The Newtown Pentacle

Altissima quaeque flumina minimo sono labi

betraying myself

with one comment

Like the ghouls and ghasts, loosed upon the night wind.

– photo by Mitch Waxman

As described in yesterday’s post, one decided to take advantage of the atmospherics offered by temperature inversion last week and proceed to hike over to Newtown Creek from Astoria at four in the morning. As also mentioned in the prior posting – the manifestations of high humidity like fog and mist, coupled with spring like temperatures, created a physically arduous environment. Perspiration offered an abundance of skin secretions for my clothing to absorb, which, combined with worries about condensation on camera and lens – caused a rather uncomfortable series of existential challenges to endure. No one ever promised me a rose garden, however, so your humble narrator soldiered on into the night.

The apex of this part of Laurel Hill, sitting alongside a shallow valley through which a lost tributary of the lugubrious Newtown Creek which was known as “Wolf Creek” once flowed, is always that moment when a humble narrator comments to himself that the creeklands have been reached.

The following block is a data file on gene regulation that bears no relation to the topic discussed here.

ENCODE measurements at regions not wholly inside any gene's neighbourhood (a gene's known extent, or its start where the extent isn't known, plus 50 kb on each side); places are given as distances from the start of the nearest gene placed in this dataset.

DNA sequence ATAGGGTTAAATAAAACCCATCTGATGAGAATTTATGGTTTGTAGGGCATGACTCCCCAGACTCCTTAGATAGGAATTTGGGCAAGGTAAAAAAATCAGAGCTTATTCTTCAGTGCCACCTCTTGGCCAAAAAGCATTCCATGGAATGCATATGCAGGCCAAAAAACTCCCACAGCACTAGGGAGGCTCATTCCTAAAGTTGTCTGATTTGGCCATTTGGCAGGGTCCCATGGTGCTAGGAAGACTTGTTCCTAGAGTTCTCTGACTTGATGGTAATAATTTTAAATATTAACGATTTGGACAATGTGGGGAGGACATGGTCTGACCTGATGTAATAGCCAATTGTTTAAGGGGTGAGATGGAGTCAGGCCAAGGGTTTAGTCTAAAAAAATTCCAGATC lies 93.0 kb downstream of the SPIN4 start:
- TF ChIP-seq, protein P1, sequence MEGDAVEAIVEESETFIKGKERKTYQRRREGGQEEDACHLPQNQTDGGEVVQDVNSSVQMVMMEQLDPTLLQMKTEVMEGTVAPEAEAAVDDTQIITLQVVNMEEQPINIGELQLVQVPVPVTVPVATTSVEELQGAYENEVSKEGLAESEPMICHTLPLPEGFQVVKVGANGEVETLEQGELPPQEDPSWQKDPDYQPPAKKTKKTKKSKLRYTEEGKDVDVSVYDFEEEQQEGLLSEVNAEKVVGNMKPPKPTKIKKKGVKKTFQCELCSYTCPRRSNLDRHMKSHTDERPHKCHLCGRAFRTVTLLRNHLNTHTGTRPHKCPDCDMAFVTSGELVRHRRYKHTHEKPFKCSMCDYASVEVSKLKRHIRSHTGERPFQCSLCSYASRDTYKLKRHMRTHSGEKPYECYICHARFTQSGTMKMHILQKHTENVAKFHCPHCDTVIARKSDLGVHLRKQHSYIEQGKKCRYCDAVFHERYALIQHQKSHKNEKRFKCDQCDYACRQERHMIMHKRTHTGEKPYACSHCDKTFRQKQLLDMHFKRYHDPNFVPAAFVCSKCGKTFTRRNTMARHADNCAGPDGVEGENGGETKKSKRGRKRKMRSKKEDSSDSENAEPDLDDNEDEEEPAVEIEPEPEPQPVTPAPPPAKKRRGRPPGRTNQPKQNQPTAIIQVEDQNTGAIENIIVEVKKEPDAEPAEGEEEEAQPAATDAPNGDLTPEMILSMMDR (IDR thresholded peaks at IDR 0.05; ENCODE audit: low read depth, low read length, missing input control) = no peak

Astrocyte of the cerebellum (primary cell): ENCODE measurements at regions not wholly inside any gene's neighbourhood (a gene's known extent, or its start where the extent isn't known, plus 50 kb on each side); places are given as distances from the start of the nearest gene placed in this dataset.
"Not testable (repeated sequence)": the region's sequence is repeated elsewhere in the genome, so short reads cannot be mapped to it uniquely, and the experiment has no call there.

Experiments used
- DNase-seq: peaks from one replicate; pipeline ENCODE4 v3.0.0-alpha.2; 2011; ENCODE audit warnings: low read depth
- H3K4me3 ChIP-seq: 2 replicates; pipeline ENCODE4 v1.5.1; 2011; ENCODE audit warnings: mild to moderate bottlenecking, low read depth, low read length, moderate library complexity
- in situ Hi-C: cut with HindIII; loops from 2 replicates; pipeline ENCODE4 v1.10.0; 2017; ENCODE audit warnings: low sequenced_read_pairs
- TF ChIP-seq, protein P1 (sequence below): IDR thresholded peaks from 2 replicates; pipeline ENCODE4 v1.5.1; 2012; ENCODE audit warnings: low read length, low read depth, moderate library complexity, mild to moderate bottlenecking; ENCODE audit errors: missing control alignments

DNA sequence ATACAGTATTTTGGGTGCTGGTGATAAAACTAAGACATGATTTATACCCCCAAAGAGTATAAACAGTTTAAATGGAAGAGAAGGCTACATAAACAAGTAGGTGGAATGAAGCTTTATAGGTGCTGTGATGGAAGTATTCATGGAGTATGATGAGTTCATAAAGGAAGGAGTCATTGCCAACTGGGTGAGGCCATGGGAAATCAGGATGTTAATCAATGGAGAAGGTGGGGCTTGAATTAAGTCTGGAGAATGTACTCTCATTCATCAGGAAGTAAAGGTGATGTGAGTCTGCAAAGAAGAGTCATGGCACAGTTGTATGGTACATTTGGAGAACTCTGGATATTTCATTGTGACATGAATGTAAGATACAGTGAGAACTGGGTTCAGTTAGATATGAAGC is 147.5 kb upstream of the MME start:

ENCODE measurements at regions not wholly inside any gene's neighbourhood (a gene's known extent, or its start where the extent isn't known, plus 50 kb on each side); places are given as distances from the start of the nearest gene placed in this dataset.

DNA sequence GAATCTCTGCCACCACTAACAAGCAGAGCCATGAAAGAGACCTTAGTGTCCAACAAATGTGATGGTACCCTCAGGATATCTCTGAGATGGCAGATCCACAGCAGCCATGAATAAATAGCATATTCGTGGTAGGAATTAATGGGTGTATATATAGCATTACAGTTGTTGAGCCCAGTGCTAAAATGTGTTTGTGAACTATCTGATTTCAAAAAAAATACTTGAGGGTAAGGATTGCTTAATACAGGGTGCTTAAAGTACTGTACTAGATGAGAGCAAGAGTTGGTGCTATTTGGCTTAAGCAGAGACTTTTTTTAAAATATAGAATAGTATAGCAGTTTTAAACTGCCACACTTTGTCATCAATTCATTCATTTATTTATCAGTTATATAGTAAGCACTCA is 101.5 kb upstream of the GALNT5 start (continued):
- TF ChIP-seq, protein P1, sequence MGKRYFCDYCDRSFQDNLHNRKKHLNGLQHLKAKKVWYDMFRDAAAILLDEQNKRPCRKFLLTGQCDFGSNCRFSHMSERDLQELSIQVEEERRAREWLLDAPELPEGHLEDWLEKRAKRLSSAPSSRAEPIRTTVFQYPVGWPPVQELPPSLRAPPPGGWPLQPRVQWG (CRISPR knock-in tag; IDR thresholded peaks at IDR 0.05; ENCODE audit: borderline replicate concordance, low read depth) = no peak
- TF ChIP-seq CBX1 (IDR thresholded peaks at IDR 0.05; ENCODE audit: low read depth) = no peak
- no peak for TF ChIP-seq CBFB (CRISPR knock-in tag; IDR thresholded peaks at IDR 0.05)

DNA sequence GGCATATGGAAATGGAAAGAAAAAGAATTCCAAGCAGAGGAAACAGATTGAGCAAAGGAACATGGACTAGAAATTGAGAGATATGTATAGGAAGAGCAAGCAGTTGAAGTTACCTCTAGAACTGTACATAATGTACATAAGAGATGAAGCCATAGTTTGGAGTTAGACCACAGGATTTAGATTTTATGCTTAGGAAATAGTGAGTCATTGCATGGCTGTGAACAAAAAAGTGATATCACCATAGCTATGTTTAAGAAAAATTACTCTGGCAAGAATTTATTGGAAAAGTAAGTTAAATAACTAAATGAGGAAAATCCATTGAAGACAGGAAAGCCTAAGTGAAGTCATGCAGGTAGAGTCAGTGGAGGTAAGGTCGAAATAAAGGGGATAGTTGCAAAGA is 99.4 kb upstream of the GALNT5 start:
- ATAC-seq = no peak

– photo by Mitch Waxman

Calvary Cemetery’s newer sections are on the left side of the shot above, and the “House of Moses” occupies the center. That’s the Long Island Expressway at center and above, with industrial Maspeth to the right.

This is where 48th street, whose gradual climb in altitude I had been ascending since Northern Blvd., begins to slope roughly towards the elluvial flood plains of the Newtown Creek. Once, this ancient road was paved with crushed Oyster Shells. That colonial era surface would have been replaced with horse and carriage friendly Belgian Blocks (colloquially known as cobble stones) shortly before the Civil War, and later in the 19th century by tar and Macadam. The modern road is formed out of a concrete bed underpinned by steel rebar and is paved in a petroleum industry waste product called “Asphalt.”

– photo by Mitch Waxman

Industrial Maspeth never knows sleep. 

There are vast fleets of trucks, locomotives, and shifts of laborers converging at all hours of the day and night on this area, and on every day of the year (except Christmas and Thanksgiving, mostly). Sodium street lamps lend the place a sickly yellow glow, and the harsh illumination of passing heavy trucks provides for occasional blinding white blasts of light.